Thursday, June 10, 2010
The day before yesterday my good friend and her husband were car jacked. Their life-blood, a delivery van was taken by force and they were left with their lives, and a large hole in their business. Because the insurance would not replace the van without a deductible, they were uncertain of the future. Our other friend called us yesterday and told us of a threat someone made on his life (and the lives of his family). After praying, he and Mario pro-actively handled the situation and made it come right.... My best friend failed her driving test, which would have been a key to her becoming more markatable. The young mother we've been trying to help become a responsible adult has been accused of stealing. The cries of hungry and sick friends are filling our ears.
And by the way, the World Cup is beginning tomorrow - in Johannesburg.
Reality is that our nation is plagued with ills that is unfamiliar to most people in the world, especially the first world. And we do seem to be a carefree nation enjoying the hype and the noise and the dancing that's associated with the party that is the World Cup of International Football (soccer). We do appear in news stories and commercials to be a beautiful people in a sun-drenched land that has beautiful, barefooted children with not a care in the world, unhurried and undisturbed... by anything.
In a way, it's true. South Africa, with its dichotomies of rich and poor, sick and well, blessed and cursed, encouraged and discouraged is a very different country than the one we came from. Still, we have learned to bear down against adversity and stiffen ourselves against the wind. The survivor in us has been birthed and is a dwarfed version of the natives here.
For instance, a game as silly as soccer (remember I am not a sports nut) has encouraged young kids to "know your status" (HIV/AIDS) when most celebrities or church groups have been unsuccessful. Today's cover story of the New York Times is about the soccer clubs springing up around rural South Africa encouraging not only excellence in the sport, but honesty in health and well-being. Many kids have volunteered to be tested for the virus (please read my post from May if you haven't already, entitled "virus").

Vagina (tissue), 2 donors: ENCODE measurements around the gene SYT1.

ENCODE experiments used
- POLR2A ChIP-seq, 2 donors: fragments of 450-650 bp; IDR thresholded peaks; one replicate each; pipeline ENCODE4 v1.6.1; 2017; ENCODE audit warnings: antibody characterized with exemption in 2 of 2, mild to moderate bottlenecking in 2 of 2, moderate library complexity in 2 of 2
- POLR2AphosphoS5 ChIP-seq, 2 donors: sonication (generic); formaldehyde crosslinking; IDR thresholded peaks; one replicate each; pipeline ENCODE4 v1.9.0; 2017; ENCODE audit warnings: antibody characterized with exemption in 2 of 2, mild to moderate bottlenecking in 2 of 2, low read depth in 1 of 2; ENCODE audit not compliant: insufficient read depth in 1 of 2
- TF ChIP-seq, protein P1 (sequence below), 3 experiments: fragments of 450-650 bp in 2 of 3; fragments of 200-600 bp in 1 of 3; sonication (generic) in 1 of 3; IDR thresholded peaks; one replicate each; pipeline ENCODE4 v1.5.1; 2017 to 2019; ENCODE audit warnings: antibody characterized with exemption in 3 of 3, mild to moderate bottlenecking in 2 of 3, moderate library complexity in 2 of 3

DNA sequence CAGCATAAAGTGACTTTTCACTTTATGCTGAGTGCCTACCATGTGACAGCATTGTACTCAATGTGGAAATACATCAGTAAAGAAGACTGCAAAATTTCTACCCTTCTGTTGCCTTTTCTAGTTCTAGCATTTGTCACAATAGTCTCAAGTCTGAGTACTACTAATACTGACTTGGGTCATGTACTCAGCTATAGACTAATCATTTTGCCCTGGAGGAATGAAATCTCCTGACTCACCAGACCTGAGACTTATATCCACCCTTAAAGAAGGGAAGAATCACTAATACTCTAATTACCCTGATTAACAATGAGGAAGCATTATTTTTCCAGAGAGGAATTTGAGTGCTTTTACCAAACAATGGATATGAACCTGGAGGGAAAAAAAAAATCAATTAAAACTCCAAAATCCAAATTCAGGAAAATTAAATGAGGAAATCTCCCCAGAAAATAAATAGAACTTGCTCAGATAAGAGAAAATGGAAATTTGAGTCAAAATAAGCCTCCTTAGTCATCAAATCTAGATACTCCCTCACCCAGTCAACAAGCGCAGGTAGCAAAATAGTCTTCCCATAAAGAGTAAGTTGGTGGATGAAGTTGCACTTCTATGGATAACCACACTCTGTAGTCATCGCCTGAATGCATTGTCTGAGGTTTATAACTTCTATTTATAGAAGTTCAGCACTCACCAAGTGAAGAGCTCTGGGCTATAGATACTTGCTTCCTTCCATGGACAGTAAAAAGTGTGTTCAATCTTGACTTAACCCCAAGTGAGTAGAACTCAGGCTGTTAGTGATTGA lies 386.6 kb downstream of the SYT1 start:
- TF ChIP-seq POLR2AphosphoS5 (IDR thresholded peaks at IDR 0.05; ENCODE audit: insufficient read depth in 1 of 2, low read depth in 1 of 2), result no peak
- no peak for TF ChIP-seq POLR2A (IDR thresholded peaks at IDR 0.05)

To see how such a huge thing such as HIV/AIDS awareness being promoted in RURAL VILLAGES here is astounding. I have seen the most gifted doctors and speakers deliver heart-felt pleas for people to get tested, for free, but with the stigma attached to the virus, they are almost wasting their breath.
Now for clubs that tout football and fitness to say "Hey, you should get tested over there at that table" and the kids go there...it's a miracle.
Reality is funny. Soccer influences a nation like this one to be responsible. It influences a world to come together. It makes my heart beat faster (we are less than 24 hours away from kick-off).... what can I do, other than rejoice in it?
By the way...my friend just called and said they can get a new delivery van, thanks to their insurance. Our other friend has been successful in squelching a life-threat, and ministered the Gospel to the man who threatened him...and my friend who failed her driving test is happy about our party tomorrow, and also happy that she can test again soon. I'm prepared to make restitution for the young mother... aaahhh, life!! Thank you, God, for loving us!!!
A thank you and credit to Patrick Barth from the above picture of Mpumalanga village boys playing soccer. Great article!! http://www.nytimes.com/2010/06/11/sports/soccer/11aids.html?ref=sports
Posted by Janet Rodriguez at 10:40 AM